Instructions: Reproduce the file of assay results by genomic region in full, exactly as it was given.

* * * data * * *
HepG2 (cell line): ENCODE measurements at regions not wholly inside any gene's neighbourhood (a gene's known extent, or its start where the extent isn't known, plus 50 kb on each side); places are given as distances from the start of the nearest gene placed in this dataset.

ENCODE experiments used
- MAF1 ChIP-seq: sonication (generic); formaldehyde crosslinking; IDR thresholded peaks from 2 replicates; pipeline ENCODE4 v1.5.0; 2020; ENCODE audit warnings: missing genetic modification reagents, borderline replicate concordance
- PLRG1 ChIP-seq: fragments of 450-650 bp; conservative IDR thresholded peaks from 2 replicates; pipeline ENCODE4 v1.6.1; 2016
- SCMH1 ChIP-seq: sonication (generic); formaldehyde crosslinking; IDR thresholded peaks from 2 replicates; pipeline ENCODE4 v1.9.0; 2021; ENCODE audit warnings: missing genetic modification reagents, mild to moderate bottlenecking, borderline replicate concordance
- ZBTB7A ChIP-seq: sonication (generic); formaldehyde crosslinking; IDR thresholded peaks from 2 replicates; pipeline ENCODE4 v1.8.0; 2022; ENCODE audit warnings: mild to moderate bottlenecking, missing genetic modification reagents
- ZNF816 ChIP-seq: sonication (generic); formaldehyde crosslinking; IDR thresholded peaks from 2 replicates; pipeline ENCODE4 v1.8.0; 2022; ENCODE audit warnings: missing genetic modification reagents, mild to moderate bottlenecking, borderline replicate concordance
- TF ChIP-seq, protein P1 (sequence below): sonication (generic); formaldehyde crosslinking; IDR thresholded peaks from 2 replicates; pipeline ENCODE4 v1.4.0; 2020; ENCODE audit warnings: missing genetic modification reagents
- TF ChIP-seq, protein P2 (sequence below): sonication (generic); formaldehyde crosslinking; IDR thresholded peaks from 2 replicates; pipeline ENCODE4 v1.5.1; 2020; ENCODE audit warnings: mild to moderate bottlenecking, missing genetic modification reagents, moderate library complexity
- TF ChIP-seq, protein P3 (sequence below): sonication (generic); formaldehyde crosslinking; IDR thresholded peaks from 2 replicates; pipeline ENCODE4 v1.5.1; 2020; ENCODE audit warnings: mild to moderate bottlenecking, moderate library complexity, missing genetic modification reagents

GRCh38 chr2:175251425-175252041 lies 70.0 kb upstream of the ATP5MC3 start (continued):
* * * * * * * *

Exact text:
HepG2 (cell line): ENCODE measurements at regions not wholly inside any gene's neighbourhood (a gene's known extent, or its start where the extent isn't known, plus 50 kb on each side); places are given as distances from the start of the nearest gene placed in this dataset.

ENCODE experiments used
- MAF1 ChIP-seq: sonication (generic); formaldehyde crosslinking; IDR thresholded peaks from 2 replicates; pipeline ENCODE4 v1.5.0; 2020; ENCODE audit warnings: missing genetic modification reagents, borderline replicate concordance
- PLRG1 ChIP-seq: fragments of 450-650 bp; conservative IDR thresholded peaks from 2 replicates; pipeline ENCODE4 v1.6.1; 2016
- SCMH1 ChIP-seq: sonication (generic); formaldehyde crosslinking; IDR thresholded peaks from 2 replicates; pipeline ENCODE4 v1.9.0; 2021; ENCODE audit warnings: missing genetic modification reagents, mild to moderate bottlenecking, borderline replicate concordance
- ZBTB7A ChIP-seq: sonication (generic); formaldehyde crosslinking; IDR thresholded peaks from 2 replicates; pipeline ENCODE4 v1.8.0; 2022; ENCODE audit warnings: mild to moderate bottlenecking, missing genetic modification reagents
- ZNF816 ChIP-seq: sonication (generic); formaldehyde crosslinking; IDR thresholded peaks from 2 replicates; pipeline ENCODE4 v1.8.0; 2022; ENCODE audit warnings: missing genetic modification reagents, mild to moderate bottlenecking, borderline replicate concordance
- TF ChIP-seq, protein P1 (sequence below): sonication (generic); formaldehyde crosslinking; IDR thresholded peaks from 2 replicates; pipeline ENCODE4 v1.4.0; 2020; ENCODE audit warnings: missing genetic modification reagents
- TF ChIP-seq, protein P2 (sequence below): sonication (generic); formaldehyde crosslinking; IDR thresholded peaks from 2 replicates; pipeline ENCODE4 v1.5.1; 2020; ENCODE audit warnings: mild to moderate bottlenecking, missing genetic modification reagents, moderate library complexity
- TF ChIP-seq, protein P3 (sequence below): sonication (generic); formaldehyde crosslinking; IDR thresholded peaks from 2 replicates; pipeline ENCODE4 v1.5.1; 2020; ENCODE audit warnings: mild to moderate bottlenecking, moderate library complexity, missing genetic modification reagents

GRCh38 chr2:175251425-175252041 lies 70.0 kb upstream of the ATP5MC3 start (continued):